A quantitative assay was also carried out that showed that the thrombus imaging agent of the present invention binds to activated platelets. The radioactivity level measured in the forming clot was 27.6±0.2% as compared to 6.4±3.2% in the preformed clots.
In still another assay to demonstrate the binding ability of the thrombus imaging agent, the thrombus imaging agent was incubated for 2 hours at 22° C. with three samples of the forming clots. Images of these (broken) clots are shown in FIG. 4C, in which 51±1.2% of the added radiolabel was taken up. The increasing uptake of the thrombus imaging agent over a prolonged period of time in a forming clot in vitro is analogous to the situation in patients in whom clots continue to form slowly for a long period of time.
The following study demonstrates that a thrombus imaging agent of the invention can be used to image thrombi in vivo. An experimental clot was induced in a femoral artery of a rabbit and imaged by scintigraphy.
A New Zealand white albino rabbit (3.5 kg) was anesthetized with a mixture of ketamine/zylaxine and placed in the supine position on an x-ray table. The animal was not heparinized. A small incision was made in the neck to expose the right carotid artery; a catheter inserted and with the assistance of a guidewire and a fluoroscope, the catheter was advanced in the left femoral artery. As shown in FIG. 5A, a small puncture from the guidewire accidentally occurred in the right femoral artery when the catheter was inserted. The puncture was confirmed when contrast agent was injected. A 3 mm×2 cm thrombogenic coil (Cooks Inc., Bloomington, Ind.) was placed in the catheter, and with the help of the guidewire was lodged in the left femoral artery above the hip joint, near the bladder (FIG. 5B).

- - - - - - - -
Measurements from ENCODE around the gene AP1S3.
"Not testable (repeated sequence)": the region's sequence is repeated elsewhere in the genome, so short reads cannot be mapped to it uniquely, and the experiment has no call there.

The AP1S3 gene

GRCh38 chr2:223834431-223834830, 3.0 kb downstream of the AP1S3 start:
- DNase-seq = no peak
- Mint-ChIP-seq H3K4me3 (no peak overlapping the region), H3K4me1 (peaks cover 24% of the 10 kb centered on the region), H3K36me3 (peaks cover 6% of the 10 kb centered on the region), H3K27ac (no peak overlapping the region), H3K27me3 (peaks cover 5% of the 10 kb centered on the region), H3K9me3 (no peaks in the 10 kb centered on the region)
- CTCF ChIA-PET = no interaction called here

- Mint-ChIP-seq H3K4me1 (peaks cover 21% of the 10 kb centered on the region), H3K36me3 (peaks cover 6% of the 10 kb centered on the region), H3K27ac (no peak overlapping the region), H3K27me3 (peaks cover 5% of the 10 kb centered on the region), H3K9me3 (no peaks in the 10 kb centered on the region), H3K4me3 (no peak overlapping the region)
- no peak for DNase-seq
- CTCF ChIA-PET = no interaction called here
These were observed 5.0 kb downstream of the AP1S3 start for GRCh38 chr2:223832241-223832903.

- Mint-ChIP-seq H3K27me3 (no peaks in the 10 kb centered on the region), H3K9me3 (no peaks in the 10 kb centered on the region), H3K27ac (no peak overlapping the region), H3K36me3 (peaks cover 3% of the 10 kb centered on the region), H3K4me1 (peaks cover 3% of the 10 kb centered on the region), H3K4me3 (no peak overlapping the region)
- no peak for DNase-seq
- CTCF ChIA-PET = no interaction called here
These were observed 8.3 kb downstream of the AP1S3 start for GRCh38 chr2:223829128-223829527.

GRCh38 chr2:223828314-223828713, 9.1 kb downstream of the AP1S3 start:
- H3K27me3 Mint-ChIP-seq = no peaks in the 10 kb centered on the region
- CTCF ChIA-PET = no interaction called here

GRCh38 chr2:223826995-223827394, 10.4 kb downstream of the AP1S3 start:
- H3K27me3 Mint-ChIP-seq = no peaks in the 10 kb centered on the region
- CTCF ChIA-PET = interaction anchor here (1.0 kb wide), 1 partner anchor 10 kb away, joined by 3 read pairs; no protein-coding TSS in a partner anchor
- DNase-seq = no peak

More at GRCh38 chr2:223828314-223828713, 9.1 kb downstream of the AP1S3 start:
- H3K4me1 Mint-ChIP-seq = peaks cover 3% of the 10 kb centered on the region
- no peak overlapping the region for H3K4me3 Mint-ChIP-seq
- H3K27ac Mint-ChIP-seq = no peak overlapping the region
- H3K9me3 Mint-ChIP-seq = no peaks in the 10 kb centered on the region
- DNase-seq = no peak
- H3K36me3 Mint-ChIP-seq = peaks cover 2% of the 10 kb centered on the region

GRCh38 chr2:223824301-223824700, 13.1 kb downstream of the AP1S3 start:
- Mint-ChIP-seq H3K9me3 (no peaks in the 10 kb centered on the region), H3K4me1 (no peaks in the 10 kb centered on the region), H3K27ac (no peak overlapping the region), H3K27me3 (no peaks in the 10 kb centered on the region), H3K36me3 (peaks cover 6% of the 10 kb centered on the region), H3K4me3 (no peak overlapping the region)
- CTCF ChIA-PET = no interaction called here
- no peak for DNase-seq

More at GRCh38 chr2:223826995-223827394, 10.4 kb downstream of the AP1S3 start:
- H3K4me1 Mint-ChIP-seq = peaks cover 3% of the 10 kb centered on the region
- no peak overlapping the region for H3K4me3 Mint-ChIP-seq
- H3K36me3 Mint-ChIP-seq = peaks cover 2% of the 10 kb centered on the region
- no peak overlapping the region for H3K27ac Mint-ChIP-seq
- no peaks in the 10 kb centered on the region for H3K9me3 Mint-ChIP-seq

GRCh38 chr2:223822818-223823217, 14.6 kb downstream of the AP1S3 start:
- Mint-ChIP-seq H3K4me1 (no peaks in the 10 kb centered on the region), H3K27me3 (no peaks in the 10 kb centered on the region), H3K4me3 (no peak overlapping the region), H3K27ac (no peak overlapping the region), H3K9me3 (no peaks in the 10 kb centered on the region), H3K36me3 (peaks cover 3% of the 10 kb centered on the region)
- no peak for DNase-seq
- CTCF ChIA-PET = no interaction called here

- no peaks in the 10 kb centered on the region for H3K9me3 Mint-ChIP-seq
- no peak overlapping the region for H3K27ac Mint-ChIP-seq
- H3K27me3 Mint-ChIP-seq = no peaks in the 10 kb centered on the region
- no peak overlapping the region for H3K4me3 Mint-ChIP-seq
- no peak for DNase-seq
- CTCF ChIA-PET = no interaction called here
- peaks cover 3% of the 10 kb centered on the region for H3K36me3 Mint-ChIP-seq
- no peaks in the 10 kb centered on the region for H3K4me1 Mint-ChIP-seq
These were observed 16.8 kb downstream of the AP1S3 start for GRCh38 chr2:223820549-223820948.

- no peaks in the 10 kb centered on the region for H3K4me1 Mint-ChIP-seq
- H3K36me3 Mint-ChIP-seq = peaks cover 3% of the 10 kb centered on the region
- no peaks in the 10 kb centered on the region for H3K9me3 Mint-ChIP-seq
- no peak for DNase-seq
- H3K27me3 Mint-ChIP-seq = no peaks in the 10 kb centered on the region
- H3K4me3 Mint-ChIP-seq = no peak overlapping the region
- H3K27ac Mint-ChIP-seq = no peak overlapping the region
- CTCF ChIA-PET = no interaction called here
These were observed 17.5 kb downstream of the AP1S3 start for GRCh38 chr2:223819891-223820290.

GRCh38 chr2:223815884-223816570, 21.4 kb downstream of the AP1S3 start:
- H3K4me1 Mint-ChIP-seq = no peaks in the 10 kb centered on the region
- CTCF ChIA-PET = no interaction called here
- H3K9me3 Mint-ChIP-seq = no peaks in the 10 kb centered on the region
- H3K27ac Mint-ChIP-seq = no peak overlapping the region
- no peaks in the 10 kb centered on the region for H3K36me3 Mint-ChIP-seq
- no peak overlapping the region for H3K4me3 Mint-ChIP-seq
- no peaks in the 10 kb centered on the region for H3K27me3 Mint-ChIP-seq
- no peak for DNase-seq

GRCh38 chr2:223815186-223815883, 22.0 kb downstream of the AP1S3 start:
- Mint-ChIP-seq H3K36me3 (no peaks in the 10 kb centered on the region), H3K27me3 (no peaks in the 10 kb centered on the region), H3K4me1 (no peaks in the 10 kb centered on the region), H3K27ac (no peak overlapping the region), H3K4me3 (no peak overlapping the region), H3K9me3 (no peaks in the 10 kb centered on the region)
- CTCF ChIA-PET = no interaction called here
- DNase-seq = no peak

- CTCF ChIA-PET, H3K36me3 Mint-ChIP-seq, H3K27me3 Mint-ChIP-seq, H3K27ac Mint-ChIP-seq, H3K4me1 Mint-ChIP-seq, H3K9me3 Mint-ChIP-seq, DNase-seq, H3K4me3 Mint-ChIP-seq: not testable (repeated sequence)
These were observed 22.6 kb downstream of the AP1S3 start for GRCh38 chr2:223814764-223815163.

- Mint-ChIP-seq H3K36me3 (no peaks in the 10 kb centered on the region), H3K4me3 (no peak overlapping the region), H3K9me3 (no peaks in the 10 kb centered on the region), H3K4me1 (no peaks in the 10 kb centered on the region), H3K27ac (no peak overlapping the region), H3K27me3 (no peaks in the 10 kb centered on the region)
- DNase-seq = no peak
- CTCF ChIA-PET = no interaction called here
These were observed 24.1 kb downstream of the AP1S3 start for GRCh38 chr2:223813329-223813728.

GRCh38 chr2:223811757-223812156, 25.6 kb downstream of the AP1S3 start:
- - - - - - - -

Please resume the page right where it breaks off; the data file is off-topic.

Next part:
Approximately 25 minutes after the insertion of the catheter and coil, 2.4 μCi (10 μg) of the thrombus imaging agent was injected intravenously into the animal and serial gamma camera images were obtained.